"Shooter" is a film that wants to be another "Enemy of the State," that brilliant, paranoid 1998 feature about a man who's framed by sinister forces in the American government and finds a way to make things right. It starred Will Smith and Gene Hackman, each of whom has the ability to take over a movie at any time and compel us by force of their screen personas to watch and listen, mesmerized, to everything they do.
In "Shooter," though, there are two problems that come close to defeating the film; both are related to the star, Mark Wahlberg, and the director, Antoine Fuqua. Wahlberg's natural voice and speech are slurred, unarticulated, uninflected. He speaks as though trying to rush through breakfast and get away. It takes a powerful director to calm him down, slow things up, and make him think as an actor about what he's trying to convey to the audience. In "The Departed," the experienced Martin Scorsese did exactly that as his director, and it paid off with an Academy Award nomination for Wahlberg. Here I believe Fuqua was so intent on getting the mechanics of plot and action right - and there's an incredible amount of action from start to finish - that he left Wahlberg to his own devices, nearly ruining the film. Wahlberg speaks at a machine-gun pace and with what you could say is a virtual dishrag in his mouth. So instead of making an emotional connection with us in the audience he leaves us flat and uninvolved.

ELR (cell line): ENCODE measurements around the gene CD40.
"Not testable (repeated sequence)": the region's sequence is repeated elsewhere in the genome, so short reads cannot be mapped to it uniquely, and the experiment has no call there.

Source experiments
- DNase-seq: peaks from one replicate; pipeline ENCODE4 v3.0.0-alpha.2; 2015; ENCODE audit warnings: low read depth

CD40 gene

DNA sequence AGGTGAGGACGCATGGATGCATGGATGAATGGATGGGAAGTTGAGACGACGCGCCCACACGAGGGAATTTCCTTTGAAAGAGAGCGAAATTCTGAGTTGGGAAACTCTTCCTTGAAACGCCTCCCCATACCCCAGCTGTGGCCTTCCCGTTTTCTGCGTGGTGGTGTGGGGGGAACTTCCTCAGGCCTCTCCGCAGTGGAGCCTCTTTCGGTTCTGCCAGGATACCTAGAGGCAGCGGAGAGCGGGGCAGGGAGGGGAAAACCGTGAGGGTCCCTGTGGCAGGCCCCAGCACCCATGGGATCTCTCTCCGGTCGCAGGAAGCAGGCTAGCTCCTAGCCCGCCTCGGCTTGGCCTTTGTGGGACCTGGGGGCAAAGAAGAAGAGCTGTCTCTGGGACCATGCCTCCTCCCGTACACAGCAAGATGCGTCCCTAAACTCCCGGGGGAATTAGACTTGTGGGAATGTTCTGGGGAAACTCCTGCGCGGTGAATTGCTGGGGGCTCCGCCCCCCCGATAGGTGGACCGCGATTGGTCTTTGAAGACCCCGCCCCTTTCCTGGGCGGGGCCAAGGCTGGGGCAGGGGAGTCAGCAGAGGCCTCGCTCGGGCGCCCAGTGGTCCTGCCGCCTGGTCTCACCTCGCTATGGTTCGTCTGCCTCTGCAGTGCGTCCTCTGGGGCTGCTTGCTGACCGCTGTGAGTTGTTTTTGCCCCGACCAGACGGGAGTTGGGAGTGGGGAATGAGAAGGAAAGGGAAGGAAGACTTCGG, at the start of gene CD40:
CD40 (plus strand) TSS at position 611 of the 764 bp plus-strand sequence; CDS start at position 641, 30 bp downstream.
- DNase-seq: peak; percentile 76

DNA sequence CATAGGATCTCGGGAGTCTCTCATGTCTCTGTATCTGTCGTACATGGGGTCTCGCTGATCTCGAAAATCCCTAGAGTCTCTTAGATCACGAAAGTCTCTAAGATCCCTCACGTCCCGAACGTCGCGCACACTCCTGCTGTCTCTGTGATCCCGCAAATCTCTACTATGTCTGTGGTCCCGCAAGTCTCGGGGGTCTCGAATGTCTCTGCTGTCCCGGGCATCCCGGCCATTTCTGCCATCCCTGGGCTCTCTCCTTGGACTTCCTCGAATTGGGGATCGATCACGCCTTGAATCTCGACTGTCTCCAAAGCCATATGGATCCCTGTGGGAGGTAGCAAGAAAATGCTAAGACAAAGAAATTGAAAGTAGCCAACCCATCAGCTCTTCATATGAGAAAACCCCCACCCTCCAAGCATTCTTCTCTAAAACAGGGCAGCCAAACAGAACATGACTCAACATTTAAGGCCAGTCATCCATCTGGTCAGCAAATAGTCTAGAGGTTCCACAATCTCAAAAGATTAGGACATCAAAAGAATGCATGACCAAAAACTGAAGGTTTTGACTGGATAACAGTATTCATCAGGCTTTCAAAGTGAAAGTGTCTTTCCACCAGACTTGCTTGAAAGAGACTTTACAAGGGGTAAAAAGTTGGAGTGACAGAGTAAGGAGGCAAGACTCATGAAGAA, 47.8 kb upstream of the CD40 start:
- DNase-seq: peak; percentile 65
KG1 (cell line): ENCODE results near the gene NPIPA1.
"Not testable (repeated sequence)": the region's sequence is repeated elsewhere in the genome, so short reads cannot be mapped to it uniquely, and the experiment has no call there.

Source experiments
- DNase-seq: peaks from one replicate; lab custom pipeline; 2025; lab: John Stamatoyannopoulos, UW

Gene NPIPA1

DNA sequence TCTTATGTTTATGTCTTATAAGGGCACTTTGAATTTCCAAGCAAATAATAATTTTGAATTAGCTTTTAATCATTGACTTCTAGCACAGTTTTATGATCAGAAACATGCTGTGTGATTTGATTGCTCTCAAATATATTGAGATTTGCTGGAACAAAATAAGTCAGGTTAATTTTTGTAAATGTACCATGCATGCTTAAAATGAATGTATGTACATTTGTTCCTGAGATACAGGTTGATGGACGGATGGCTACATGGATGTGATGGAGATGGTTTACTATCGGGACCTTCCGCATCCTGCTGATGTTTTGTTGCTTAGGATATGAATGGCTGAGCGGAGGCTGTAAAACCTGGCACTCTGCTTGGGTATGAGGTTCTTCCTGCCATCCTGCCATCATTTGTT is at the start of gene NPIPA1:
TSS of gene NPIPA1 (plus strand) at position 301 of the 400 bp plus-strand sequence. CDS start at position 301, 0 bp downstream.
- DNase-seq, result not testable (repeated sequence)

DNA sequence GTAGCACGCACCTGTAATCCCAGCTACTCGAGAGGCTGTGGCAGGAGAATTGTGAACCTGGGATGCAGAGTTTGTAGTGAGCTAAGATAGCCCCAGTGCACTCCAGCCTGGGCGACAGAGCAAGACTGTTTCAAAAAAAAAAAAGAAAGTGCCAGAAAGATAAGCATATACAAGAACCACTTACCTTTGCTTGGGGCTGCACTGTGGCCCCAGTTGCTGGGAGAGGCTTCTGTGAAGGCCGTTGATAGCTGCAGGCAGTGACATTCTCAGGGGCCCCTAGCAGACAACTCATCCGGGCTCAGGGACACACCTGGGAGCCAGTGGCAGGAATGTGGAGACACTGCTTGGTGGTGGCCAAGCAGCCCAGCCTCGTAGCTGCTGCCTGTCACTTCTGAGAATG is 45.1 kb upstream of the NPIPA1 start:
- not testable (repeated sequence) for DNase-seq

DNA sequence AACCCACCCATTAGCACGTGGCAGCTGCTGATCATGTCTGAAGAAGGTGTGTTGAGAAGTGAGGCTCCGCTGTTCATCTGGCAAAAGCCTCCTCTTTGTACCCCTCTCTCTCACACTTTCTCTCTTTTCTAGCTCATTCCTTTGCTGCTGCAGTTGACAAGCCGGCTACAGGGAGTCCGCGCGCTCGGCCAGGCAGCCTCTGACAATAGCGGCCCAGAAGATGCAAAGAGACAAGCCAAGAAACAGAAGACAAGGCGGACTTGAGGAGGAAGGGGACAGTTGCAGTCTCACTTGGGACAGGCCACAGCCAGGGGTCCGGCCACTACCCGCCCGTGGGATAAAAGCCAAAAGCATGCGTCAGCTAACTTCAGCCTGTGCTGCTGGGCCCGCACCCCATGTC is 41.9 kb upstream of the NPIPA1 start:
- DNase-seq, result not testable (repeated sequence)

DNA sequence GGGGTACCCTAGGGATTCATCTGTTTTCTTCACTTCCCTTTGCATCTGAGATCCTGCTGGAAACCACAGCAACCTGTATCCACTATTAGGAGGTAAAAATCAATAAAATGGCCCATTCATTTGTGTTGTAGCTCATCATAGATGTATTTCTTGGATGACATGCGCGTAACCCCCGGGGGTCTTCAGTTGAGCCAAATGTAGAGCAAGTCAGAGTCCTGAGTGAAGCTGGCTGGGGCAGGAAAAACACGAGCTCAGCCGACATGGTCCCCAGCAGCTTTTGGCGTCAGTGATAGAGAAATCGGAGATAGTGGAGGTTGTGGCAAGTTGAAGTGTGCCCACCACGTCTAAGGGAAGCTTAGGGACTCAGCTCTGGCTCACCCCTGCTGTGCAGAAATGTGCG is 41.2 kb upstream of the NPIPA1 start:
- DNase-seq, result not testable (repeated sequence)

Which is a shame, because the film's story, based on the novel "Point of Impact," by Stephen Hunter, is both slick and compelling. Wahlberg is Bob Lee Swagger, a former Marine sharpshooter who can kill at distances over a mile. In a prologue, he and his spotter have been sent to Ethiopia to stop a supposed convoy of rebel troops; instead, the incident turns out to have been manufactured by the Americans and it costs the life of his spotter. Enraged, Swagger quits the service and retires to a mountain cabin in Wyoming (those sequences were actually shot in the mountains of British Columbia).
Then one day an army colonel (Danny Glover) comes to the cabin to tell Swagger that there is going to be an attempt on the life of the president, in either Philadelphia, Baltimore or Washington, and his skill is needed to predict where the assassin is most likely to shoot from. Then we learn, along with Swagger, that he's been double-crossed by rogue government forces, and is being blamed for the assassination. The rest of the film takes us along with Swagger and a couple of unlikely allies as they try to extricate him from the frameup and identify the real criminals.
Fuqua ("Training Day" is his best-known film) has shoehorned gunshots and explosions into almost every scene of "Shooter,", and keeps the tension ratcheted up to overload; there are no dry, dull stretches, but neither are there any thoughtful interludes either. The film starts tense, stays tense, and ends tense, and for something that runs more than two hours of screen time that's almost too much. Ultimately it just weakens any staying power the film might have had if it had just relaxed once in a while.